Miami recognizes three women for their contributions to student success
Miami University faculty member Marsha Robinson, staff member Michelle Thomas and community member Patricia Ellis each received the 2017 Jennie Elder Suel Distinguished Woman of Color Award.
The award recognizes spirited women of color, particularly those who have been warm and welcoming to others. They were recognized at the Celebrating Global Sisterhood reception March 7.
The award is named after Jennie Elder Suel, who received recognition in 1994. Suel volunteered in the Miami and Oxford communities by providing housing, meals and entertainment for Miami students.
Roxanne Ornelas, associate professor of geography and global and intercultural studies, gave the keynote address, talking about the significance of “place” in our lives.
Student presenters: Mary Shoufan, Megan Zimmer and Lydia Yellow Hawk.
Student testimonials also highlighted the event.
- Mary Shoufan, from Damascus, Syria, a first-year graduate student in the department of architecture and interior design. She spoke about the difficulty of finding a place to belong — “Always searching for a place to be is not easy.”
- Lydia Yellow Hawk, from Rosebud, South Dakota, a junior anthropology major. A member of the Lakota Indian Tribe, she said, “We believe we’re related to each other, the land and the animals and plants.”
- Megan Zimmer, from Finneytown, a junior international relations and French double major. She began wearing a hijab her senior year of high school. She said she is conscience of the fact that some see her as representing all Muslims.
Robinson is a visiting assistant professor in human and creative arts at Miami Middletown. She is a globally-recognized scholar whose recent work has focused on matriarchy in Africa, women’s rights and African Americans in United States history. Her innovative approaches and commitment to diversity and inclusion showcase her approach to making the world smaller. Robinson has worked for causes such as rape prevention, teen empowerment and feminist issues. She also works to prevent human trafficking. Robinson has a doctorate in women’s history from Ohio State University with a focus on African American and African studies, a master’s in U.S. history from Connecticut State University and a bachelor of science from Georgetown University.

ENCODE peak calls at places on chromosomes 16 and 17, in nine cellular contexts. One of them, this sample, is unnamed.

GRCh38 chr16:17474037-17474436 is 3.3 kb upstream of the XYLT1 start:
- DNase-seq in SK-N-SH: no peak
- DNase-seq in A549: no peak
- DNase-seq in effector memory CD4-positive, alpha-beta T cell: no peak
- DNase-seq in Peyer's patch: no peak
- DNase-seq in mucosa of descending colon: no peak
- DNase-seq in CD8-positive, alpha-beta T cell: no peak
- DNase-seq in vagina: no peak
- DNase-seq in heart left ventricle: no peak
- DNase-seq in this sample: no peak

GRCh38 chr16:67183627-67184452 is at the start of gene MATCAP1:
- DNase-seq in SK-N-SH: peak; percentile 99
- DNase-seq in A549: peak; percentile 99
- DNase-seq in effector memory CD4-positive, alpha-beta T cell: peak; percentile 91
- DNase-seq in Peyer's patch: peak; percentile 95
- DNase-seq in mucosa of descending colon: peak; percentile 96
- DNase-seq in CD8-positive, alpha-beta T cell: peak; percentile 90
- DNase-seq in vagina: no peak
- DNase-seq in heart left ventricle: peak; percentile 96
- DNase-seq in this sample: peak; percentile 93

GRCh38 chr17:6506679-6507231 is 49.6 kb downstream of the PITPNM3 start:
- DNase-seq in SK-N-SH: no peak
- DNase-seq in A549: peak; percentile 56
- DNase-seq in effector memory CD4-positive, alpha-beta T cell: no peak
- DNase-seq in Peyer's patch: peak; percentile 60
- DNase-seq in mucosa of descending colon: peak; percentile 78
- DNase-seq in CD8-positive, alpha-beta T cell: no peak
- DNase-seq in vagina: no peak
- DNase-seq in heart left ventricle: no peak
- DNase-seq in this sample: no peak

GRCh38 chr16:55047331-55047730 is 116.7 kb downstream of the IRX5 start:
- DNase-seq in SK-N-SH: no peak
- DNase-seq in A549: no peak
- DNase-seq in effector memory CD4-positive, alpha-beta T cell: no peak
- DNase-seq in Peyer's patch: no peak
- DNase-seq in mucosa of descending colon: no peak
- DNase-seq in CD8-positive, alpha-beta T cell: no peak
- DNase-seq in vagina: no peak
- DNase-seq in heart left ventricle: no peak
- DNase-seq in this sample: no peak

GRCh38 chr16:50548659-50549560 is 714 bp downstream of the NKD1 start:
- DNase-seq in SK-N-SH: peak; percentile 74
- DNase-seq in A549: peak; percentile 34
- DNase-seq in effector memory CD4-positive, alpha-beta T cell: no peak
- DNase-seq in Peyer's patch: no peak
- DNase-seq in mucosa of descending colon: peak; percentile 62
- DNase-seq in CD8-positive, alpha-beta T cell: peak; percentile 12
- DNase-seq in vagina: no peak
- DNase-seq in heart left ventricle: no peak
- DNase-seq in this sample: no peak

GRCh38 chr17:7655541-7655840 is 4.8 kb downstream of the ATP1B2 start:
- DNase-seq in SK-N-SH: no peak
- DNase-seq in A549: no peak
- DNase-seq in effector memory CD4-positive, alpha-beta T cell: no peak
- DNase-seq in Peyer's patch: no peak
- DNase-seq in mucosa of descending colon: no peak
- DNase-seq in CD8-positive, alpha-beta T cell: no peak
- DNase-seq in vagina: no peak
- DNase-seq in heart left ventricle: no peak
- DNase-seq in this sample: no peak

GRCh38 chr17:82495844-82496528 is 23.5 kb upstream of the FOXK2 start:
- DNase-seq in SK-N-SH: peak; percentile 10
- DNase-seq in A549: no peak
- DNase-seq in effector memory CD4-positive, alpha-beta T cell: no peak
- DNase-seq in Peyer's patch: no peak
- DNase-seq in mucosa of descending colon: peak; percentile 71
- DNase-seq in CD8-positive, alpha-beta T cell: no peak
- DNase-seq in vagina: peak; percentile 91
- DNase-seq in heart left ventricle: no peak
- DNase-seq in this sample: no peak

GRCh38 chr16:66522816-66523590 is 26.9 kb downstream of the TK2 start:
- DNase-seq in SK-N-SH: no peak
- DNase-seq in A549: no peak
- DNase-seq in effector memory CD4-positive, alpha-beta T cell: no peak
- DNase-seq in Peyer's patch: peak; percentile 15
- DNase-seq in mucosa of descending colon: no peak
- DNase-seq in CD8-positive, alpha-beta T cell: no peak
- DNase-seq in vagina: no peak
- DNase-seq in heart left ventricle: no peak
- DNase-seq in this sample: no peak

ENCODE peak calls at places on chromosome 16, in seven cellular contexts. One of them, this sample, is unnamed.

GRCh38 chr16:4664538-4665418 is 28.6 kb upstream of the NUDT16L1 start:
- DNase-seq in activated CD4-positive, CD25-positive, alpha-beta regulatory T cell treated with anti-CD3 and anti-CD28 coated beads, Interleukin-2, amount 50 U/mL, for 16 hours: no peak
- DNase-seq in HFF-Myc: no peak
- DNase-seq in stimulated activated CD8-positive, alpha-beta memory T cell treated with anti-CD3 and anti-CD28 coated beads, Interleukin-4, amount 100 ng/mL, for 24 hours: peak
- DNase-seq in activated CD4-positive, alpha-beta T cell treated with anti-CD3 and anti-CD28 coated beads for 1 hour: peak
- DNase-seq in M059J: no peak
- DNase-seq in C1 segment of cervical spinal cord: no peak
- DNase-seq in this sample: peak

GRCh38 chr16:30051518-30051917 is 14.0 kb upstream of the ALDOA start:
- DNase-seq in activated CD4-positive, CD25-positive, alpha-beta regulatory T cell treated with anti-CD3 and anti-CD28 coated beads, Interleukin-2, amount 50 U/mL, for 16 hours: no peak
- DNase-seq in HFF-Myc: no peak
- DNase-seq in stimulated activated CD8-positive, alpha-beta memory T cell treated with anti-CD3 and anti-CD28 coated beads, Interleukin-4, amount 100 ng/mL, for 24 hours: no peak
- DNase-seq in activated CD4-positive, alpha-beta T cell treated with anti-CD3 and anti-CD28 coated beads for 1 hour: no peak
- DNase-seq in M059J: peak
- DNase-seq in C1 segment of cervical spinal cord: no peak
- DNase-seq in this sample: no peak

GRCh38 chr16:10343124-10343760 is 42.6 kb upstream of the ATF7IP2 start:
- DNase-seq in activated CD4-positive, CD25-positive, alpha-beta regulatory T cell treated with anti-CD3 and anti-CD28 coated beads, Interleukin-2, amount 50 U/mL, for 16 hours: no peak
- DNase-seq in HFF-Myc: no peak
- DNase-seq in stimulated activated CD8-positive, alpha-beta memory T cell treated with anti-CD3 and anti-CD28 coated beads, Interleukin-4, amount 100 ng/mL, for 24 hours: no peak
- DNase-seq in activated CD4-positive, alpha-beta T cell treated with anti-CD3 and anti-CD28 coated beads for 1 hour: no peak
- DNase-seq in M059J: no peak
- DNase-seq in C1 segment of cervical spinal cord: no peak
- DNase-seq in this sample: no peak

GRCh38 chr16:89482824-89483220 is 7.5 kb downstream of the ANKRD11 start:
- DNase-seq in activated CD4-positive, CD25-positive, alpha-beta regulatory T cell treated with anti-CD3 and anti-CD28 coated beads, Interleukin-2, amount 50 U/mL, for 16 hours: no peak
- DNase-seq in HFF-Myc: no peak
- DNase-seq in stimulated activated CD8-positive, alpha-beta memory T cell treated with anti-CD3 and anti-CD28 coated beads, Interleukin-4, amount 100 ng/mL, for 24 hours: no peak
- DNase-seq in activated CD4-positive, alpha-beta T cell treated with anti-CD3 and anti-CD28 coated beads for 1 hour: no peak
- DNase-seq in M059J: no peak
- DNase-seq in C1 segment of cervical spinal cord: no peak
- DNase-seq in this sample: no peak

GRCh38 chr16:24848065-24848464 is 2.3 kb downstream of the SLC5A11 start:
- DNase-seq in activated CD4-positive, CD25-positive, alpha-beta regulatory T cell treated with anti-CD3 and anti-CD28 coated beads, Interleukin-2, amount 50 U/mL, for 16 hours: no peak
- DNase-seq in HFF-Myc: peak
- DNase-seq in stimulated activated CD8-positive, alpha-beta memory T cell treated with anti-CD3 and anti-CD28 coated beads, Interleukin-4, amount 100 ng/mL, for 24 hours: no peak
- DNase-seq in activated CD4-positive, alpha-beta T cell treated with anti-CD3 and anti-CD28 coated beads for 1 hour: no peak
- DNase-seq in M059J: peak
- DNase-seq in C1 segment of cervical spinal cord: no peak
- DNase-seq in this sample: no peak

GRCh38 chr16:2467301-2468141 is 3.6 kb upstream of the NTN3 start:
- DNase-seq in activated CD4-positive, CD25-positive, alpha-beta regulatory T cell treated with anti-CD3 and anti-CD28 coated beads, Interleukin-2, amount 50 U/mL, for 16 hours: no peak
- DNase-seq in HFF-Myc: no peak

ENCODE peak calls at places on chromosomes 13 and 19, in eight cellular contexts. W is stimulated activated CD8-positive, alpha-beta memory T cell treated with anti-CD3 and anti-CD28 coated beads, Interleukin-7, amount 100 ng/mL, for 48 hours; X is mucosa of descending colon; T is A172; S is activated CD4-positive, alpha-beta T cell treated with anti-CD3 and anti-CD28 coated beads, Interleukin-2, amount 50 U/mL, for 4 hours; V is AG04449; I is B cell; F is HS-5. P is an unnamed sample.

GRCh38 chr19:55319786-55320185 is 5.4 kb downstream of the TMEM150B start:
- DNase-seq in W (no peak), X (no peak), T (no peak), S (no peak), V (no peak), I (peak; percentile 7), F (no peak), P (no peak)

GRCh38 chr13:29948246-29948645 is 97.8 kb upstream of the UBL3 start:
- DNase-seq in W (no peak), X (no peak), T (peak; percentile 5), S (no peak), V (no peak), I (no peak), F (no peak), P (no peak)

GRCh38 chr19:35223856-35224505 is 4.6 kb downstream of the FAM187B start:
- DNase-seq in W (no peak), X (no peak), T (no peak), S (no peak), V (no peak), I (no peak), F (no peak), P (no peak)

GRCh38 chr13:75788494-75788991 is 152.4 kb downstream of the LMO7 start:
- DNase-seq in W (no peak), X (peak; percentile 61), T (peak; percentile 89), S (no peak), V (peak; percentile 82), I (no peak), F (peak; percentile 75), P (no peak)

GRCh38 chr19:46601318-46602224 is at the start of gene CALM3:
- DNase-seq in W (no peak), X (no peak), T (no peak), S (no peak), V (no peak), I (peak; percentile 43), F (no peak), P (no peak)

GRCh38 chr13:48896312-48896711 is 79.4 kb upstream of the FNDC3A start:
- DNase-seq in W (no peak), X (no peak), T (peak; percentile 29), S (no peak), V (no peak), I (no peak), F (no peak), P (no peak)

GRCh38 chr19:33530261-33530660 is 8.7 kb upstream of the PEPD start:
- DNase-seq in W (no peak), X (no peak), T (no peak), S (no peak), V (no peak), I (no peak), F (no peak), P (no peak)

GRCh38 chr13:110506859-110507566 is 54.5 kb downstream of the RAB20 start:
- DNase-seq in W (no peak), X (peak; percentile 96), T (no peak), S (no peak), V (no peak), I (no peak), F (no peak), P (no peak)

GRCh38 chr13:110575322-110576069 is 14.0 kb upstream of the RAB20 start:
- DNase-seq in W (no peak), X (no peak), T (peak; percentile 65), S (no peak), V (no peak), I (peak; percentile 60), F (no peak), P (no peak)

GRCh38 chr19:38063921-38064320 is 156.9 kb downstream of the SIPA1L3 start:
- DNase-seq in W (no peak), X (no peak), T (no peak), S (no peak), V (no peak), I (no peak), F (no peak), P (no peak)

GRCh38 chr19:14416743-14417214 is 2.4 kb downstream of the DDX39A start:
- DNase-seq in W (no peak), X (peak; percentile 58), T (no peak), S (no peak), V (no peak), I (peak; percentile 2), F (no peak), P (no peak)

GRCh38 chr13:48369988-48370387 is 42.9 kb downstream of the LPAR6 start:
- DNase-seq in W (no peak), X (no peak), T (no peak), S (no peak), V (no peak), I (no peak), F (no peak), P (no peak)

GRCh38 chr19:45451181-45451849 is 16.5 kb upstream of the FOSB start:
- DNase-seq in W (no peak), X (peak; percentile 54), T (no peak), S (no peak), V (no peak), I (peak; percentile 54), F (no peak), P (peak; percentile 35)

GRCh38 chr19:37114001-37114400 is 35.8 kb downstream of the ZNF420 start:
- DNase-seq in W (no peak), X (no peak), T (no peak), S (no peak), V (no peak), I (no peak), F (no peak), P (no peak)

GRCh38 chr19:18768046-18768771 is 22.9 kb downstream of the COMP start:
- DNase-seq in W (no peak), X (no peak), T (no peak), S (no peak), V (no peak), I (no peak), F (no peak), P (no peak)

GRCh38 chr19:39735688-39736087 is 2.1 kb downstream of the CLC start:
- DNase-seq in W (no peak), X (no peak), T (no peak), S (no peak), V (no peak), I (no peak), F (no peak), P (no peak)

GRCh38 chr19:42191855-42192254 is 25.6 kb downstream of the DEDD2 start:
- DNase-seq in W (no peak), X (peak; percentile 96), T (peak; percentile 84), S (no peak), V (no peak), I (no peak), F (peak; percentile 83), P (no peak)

Thomas is the director of business student organizations and diversity for the Farmer School of Business, where she also mentors students of color. The students that she mentors help shape and improve the institution and its culture and become ambassadors for Miami after their departure. Because of Michelle’s commitment and guidance, diverse students can more easily navigate a myriad of academic and personal challenges posed by life events. She is said to receive more thank-you notes from students in a year than some people receive in a career. She is a graduate of Miami University with a bachelor’s in technical writing.
Ellis taught for 36 years in the Hamilton City School District. She has led efforts to teach and preserve African American history and culture. Her mission has been to make a difference in the lives of people by exposing them to multicultural experiences. She has organized and managed educational tours throughout the United States and Canada that covered the route of the historic Underground Railroad and other significant sites of the Civil Rights movement. She is a member of the Underground Railroad Speakers Bureau, acts as a consultant to the Canadian-African Heritage Tour, and served as a chaperone on the Rosa Parks Pathway to Freedom Tour. As an actor and presenter, she has written scripts and delivered dramatic presentations and speeches throughout the United States, Canada, Bahamas, Bermuda and Senegal, West Africa. She has studied cultural heritage in courses at Miami, Xavier University and the University of Kentucky. She has a bachelor’s in political science from Central State University.